MEPs to vote on data protection proposal today

 

Members of the European Parliament will today vote on a European Commission proposal on data protection, as the privacy policy of companies such as Google continues to come under scrutiny.

On Monday, the French data regulator, CNIL, announced plans to take action against Google, arguing the company had failed to give “precise and effective” answers to a warning by EU national regulators in October.

Google reiterated that its privacy policy, changed last March, respects EU law and the company has fully engaged with CNIL.

CNIL is acting on behalf of regulators in the other member states, including Ireland.

Single set of rules

The EU is revising its data protection laws and proposes to establish a single set of rules on data protection and online privacy. At the moment, each member state applies its own laws regarding online privacy, with different sanctions.

The commission’s proposal, announced just over a year ago, must be endorsed by the European Parliament. Ireland hopes to secure agreement during its presidency of the European Council. Today’s vote will see members of the European Parliament’s industry committee vote on the proposals. MEPs have tabled more than 900 amendments to the original proposal.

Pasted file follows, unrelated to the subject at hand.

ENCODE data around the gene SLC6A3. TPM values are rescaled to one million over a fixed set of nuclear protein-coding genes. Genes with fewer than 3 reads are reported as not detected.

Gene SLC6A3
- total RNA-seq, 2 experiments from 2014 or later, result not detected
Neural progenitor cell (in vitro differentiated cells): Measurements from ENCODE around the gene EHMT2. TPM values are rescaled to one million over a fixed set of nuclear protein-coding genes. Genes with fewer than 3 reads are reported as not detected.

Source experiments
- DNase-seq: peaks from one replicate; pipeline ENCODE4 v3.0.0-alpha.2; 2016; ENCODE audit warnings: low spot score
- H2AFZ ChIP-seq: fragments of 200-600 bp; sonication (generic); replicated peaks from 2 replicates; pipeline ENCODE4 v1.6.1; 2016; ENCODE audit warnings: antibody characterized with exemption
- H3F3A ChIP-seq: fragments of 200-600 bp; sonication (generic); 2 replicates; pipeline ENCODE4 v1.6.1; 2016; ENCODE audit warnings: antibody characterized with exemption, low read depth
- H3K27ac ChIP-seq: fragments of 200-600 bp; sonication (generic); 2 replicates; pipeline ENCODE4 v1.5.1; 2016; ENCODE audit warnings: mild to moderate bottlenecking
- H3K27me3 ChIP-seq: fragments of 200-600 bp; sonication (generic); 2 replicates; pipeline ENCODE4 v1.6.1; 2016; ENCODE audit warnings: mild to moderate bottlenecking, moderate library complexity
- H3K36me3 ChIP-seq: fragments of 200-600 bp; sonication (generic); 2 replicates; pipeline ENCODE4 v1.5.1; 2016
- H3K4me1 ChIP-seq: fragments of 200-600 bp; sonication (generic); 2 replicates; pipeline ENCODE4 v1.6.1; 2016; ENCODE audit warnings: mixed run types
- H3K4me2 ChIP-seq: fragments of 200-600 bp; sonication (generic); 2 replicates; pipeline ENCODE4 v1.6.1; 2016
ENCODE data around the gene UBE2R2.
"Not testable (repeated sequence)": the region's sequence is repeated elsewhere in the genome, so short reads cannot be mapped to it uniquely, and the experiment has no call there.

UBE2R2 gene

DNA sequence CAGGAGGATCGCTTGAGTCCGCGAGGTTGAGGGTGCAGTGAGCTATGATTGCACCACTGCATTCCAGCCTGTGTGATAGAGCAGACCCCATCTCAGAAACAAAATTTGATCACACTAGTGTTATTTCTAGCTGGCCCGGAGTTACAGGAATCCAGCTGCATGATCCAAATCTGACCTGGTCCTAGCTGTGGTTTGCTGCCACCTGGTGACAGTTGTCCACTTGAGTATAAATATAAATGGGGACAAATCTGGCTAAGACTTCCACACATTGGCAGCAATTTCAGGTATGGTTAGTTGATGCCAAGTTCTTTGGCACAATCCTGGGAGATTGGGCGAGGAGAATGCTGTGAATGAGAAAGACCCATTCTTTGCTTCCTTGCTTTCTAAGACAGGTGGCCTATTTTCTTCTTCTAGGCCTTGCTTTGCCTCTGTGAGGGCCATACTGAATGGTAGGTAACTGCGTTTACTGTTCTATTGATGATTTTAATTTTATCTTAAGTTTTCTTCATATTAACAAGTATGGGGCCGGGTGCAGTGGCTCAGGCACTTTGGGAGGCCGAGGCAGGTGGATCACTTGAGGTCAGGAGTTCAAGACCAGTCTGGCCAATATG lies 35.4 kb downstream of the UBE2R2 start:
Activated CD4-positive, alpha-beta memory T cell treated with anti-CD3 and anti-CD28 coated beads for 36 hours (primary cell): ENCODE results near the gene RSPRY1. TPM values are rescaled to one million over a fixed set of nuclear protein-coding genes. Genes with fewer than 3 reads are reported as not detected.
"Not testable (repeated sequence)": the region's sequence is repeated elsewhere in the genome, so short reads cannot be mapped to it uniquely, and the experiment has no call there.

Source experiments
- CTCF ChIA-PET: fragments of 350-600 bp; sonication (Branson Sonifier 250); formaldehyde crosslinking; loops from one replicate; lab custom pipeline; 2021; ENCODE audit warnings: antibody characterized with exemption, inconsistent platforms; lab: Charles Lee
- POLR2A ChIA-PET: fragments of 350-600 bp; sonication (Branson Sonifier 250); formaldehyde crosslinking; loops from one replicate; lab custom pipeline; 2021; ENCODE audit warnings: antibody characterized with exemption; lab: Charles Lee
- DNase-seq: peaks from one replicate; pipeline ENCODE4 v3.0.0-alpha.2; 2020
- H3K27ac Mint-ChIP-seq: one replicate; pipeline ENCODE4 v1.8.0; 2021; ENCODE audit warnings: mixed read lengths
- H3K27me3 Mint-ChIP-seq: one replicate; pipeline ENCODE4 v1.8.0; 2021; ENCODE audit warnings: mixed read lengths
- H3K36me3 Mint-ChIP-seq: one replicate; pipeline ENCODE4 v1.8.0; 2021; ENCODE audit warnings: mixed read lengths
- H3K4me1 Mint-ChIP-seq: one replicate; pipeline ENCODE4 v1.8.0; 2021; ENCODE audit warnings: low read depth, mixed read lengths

Fine Gael MEP Seán Kelly, lead negotiator for the group, said it is crucial administrative burdens and restrictions on small businesses are reduced.

“The proposals by and large are well-balanced. We won’t be changing the fundamentals. We don’t see any contradiction between protecting the fundamental rights of the individual and allowing businesses to develop.”

While the main focus has been on large corporates, concern has been raised about the impact of the proposals on smaller companies. The proposal under consideration includes concessions for small and medium-sized enterprises whose main activity is not data collection.

Pressure on Ireland

There is concern also the system may put pressure on data protection authorities in certain countries, particularly those such as Ireland which has a relatively large number of registered companies.

Under the new proposals, each national data protection authority will be responsible for implementing the new EU law. If there is an EU-wide impact, it consults with the European Data Protection Board. The European Commission only steps in if the laws are not being applied correctly.

Speaking ahead of today’s vote, EU justice commissioner Viviane Reding said the CNIL decision on Google illustrated the need for a Europe-wide approach to online privacy.

“One continent, one law, is extremely important for businesses,” she said, pointing out the administrative costs of complying to 27 different regulations are €2.3 billion a year.